Astronomers using ESO’s Very Large Telescope have detected neutral atoms of two heavy metals — iron (Fe I) and nickel (Ni I) — in the atmospheres of several Solar System comets, even far from the Sun. The findings appear in the journal Nature.
The detection of iron (Fe) and nickel (Ni) in the fuzzy atmosphere of a comet are illustrated in this image, which features the spectrum of light of C/2016 R2 (PANSTARRS) on the top left superimposed to a real image of the comet taken with the SPECULOOS telescope at ESO’s Paranal Observatory; each white peak in the spectrum represents a different element, with those for iron and nickel indicated by blue and orange dashes, respectively. Image credit: ESO / L. Calçada / SPECULOOS Team / E. Jehin / Manfroid et al.
Astronomers know that heavy metals exist in comets’ dusty and rocky interiors.
But, because solid metals don’t usually sublimate at low temperatures, they did not expect to find them in the atmospheres of cold comets that travel far from the Sun.
“It was a big surprise to detect iron and nickel atoms in the atmosphere of all the comets we have observed in the last two decades, about 20 of them, and even in ones far from the Sun in the cold space environment,” said Dr. Jean Manfroid, an astronomer in the STAR Institute at the University of Liège.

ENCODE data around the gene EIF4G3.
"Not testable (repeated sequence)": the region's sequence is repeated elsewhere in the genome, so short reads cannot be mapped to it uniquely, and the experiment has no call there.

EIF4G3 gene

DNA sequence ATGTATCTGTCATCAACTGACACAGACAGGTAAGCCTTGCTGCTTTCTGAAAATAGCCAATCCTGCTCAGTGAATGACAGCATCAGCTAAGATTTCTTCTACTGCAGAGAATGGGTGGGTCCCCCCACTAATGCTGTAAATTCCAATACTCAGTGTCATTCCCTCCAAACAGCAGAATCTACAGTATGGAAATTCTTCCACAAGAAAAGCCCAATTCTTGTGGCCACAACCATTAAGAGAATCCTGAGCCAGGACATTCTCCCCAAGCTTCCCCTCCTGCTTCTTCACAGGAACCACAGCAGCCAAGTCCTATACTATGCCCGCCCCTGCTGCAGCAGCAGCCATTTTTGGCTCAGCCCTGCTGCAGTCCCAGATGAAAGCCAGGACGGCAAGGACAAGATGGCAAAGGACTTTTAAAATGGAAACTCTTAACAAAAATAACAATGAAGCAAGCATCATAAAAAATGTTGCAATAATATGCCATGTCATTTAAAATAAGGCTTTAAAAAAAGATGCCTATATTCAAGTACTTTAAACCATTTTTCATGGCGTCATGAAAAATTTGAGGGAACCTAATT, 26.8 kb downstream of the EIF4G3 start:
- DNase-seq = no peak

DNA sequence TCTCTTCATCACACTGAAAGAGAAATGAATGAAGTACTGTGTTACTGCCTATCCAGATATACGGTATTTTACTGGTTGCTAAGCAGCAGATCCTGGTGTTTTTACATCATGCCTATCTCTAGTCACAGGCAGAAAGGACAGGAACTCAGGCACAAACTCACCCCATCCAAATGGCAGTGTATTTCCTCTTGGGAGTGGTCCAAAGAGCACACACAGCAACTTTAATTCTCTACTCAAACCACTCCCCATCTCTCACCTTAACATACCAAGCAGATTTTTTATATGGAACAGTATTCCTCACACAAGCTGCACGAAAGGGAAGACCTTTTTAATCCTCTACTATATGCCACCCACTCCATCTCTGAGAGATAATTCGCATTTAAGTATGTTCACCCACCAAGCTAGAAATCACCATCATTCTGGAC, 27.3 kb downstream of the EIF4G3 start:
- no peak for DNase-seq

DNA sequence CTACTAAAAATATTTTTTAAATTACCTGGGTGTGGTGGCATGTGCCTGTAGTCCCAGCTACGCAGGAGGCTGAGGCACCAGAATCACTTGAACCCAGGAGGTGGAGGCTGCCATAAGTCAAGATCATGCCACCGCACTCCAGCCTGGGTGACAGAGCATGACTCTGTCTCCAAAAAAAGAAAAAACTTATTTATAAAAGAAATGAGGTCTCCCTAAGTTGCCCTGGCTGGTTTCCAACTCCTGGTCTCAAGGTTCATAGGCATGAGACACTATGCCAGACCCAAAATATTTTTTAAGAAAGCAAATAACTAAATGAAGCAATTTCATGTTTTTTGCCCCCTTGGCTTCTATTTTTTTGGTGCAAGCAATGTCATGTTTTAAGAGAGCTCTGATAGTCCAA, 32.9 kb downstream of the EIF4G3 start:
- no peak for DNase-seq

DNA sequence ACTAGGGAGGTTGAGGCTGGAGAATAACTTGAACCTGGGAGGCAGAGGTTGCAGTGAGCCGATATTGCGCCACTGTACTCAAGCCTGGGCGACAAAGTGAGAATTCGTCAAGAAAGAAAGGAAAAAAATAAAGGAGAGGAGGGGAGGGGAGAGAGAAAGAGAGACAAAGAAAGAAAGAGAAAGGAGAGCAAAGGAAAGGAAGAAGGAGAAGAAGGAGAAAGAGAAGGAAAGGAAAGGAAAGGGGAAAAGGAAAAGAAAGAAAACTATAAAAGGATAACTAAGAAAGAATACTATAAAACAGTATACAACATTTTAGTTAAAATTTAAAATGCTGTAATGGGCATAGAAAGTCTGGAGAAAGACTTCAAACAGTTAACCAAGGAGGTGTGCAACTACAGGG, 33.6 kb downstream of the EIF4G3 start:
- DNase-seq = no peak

“Comets formed around 4.6 billion years ago, in the very young Solar System, and haven’t changed since that time,” added Dr. Emmanuel Jehin, also from the STAR Institute at the University of Liège.
“In that sense, they’re like fossils for astronomers.”
The astronomers analyzed the high-resolution ultraviolet-optical spectra of about 20 different comets located between 0.68 and 3.25 AU from the Sun.
The spectral data were collected by the Ultraviolet and Visual Echelle Spectrograph (UVES) instrument on the 8-m UT2 telescope of ESO’s Very Large Telescope.
The researchers spotted weak, unidentified spectral lines in their UVES data and on closer inspection noticed that they were signaling the presence of neutral atoms of iron and nickel.
They estimate that for each 100 kg of water in the comets’ atmospheres there is only 1 g of iron, and about the same amount of nickel.
“Usually there is 10 times more iron than nickel, and in those comet atmospheres we found about the same quantity for both elements,” said Dr. Damien Hutsemékers, also from the STAR Institute at the University of Liège.
“We came to the conclusion they might come from a special kind of material on the surface of the comet nucleus, sublimating at a rather low temperature and releasing iron and nickel in about the same proportions.”
J. Manfroid et al. 2021. Iron and nickel atoms in cometary atmospheres even far from the Sun. Nature 593, 372-374; doi: 10.1038/s41586-021-03435-0